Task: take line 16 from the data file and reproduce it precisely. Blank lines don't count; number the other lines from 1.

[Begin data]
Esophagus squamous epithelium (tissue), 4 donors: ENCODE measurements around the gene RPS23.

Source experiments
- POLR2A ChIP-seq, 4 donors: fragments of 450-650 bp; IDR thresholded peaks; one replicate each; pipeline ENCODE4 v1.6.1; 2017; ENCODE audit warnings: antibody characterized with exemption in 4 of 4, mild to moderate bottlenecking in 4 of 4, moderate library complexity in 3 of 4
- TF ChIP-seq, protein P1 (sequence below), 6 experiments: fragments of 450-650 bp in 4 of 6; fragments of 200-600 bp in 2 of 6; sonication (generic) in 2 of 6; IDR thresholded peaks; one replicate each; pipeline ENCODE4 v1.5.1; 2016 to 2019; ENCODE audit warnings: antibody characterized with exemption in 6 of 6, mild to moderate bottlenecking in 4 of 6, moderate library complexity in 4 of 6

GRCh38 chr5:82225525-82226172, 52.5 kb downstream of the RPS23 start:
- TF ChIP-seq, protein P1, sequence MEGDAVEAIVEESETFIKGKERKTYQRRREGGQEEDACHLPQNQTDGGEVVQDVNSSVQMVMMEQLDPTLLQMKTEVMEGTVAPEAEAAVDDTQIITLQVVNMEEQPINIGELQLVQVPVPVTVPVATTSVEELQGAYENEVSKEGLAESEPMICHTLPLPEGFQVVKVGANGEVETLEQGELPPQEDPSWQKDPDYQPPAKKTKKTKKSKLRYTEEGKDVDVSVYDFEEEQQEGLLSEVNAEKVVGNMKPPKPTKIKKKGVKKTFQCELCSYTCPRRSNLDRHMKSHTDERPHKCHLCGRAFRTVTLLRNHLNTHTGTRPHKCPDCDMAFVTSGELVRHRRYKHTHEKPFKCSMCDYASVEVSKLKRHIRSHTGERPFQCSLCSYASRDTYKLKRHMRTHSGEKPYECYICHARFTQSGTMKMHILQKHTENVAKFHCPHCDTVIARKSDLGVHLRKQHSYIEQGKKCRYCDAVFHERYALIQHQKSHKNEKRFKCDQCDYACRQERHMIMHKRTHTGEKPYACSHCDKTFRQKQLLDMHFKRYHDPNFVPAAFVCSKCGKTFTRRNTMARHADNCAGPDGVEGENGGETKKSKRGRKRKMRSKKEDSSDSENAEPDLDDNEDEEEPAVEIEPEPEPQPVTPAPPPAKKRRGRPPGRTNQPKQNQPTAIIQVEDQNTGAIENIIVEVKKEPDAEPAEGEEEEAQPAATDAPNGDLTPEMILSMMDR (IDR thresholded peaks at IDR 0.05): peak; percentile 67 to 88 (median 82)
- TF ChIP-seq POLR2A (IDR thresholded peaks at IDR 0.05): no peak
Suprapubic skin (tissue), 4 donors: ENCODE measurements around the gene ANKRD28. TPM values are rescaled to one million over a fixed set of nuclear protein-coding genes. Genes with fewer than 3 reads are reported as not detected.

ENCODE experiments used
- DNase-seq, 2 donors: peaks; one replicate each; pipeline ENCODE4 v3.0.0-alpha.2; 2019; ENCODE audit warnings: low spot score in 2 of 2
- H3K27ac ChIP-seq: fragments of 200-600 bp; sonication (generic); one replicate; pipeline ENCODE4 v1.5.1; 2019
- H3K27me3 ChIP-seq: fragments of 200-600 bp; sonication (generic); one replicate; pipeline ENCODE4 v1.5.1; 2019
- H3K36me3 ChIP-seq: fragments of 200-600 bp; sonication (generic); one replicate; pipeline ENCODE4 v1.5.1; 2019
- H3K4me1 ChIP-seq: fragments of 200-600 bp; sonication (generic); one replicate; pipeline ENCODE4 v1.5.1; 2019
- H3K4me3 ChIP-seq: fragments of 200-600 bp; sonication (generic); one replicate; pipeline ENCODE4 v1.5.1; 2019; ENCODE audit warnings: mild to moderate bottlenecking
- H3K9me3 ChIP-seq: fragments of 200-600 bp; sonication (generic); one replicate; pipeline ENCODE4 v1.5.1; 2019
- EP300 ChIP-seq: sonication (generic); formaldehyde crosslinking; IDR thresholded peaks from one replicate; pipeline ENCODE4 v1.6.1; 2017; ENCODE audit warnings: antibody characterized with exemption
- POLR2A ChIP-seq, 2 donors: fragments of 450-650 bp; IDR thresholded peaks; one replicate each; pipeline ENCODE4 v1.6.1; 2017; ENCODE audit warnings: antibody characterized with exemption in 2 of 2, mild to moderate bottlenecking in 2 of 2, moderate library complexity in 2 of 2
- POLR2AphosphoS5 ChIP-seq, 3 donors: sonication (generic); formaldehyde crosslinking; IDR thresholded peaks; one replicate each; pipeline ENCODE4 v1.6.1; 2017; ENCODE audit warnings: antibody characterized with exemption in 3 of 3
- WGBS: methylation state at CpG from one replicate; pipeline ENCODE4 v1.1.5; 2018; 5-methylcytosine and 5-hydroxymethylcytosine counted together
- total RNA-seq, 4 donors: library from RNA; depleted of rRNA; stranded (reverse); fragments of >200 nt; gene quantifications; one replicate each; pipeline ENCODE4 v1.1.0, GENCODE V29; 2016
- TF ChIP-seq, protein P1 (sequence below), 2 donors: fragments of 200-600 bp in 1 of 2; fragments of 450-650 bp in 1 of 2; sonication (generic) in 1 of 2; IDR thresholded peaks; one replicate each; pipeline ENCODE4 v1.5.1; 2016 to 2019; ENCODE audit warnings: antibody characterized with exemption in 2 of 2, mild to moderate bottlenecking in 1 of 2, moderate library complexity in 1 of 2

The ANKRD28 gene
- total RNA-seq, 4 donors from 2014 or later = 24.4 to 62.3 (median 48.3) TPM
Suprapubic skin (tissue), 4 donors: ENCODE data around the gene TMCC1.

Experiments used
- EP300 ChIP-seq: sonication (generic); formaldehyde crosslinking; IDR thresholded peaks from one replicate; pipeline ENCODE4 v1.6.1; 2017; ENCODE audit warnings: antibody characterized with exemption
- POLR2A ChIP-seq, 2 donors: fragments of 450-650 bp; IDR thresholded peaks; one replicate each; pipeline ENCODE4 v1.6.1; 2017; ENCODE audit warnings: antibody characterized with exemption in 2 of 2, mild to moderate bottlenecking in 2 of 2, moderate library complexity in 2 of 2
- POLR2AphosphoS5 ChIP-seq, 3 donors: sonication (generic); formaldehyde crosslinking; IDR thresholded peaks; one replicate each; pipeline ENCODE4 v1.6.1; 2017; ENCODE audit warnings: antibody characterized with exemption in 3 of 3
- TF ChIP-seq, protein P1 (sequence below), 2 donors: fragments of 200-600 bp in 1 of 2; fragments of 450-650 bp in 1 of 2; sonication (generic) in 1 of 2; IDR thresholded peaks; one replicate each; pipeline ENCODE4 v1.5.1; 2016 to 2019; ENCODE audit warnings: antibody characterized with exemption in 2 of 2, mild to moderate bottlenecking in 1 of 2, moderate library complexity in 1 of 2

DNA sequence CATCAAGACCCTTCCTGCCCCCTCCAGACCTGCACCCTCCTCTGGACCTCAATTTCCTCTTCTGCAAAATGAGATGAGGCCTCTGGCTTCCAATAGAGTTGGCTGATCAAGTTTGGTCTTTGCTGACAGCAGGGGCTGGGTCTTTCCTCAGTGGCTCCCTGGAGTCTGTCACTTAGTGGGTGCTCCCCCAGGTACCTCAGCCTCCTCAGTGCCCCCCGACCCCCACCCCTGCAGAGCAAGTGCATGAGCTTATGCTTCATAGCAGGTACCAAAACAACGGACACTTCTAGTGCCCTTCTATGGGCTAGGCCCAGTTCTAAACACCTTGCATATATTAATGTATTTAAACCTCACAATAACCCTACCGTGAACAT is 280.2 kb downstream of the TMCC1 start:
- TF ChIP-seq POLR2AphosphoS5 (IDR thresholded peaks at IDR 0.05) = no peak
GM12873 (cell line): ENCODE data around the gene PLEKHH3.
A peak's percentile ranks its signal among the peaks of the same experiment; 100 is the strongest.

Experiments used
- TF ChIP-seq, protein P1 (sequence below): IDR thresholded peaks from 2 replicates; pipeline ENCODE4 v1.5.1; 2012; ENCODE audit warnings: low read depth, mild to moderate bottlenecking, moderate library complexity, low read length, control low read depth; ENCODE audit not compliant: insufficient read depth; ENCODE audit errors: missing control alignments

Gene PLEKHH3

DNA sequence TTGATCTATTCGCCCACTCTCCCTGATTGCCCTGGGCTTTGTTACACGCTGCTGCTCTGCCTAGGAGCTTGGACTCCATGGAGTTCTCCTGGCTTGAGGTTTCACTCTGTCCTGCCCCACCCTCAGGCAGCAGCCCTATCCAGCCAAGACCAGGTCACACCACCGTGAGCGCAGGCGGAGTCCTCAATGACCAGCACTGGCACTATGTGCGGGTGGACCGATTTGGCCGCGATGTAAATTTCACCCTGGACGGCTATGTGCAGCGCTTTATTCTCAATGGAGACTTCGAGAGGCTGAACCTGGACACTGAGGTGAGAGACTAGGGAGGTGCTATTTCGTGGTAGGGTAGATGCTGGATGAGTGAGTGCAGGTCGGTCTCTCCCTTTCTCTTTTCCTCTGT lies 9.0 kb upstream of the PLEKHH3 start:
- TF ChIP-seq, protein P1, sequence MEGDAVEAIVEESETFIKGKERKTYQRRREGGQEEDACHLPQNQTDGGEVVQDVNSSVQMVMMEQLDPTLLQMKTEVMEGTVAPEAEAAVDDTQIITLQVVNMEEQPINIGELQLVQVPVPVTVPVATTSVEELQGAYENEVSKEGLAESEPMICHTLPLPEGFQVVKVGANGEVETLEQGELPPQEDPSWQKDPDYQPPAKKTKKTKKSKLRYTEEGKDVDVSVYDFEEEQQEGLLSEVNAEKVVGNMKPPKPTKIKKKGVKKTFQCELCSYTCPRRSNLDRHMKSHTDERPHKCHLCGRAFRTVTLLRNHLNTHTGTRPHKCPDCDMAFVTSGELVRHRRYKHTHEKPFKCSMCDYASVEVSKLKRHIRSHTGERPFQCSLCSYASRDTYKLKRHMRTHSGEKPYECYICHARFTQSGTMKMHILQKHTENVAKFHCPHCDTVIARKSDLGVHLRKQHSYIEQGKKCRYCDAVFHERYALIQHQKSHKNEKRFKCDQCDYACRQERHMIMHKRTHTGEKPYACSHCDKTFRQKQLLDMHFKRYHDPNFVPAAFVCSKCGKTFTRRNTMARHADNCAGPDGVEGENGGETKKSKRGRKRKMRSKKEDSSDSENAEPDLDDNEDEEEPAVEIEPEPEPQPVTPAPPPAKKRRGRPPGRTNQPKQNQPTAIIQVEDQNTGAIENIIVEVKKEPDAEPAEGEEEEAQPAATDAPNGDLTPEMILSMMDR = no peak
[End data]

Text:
- H3K9me3 ChIP-seq: fragments of 200-600 bp; sonication (generic); one replicate; pipeline ENCODE4 v1.5.1; 2019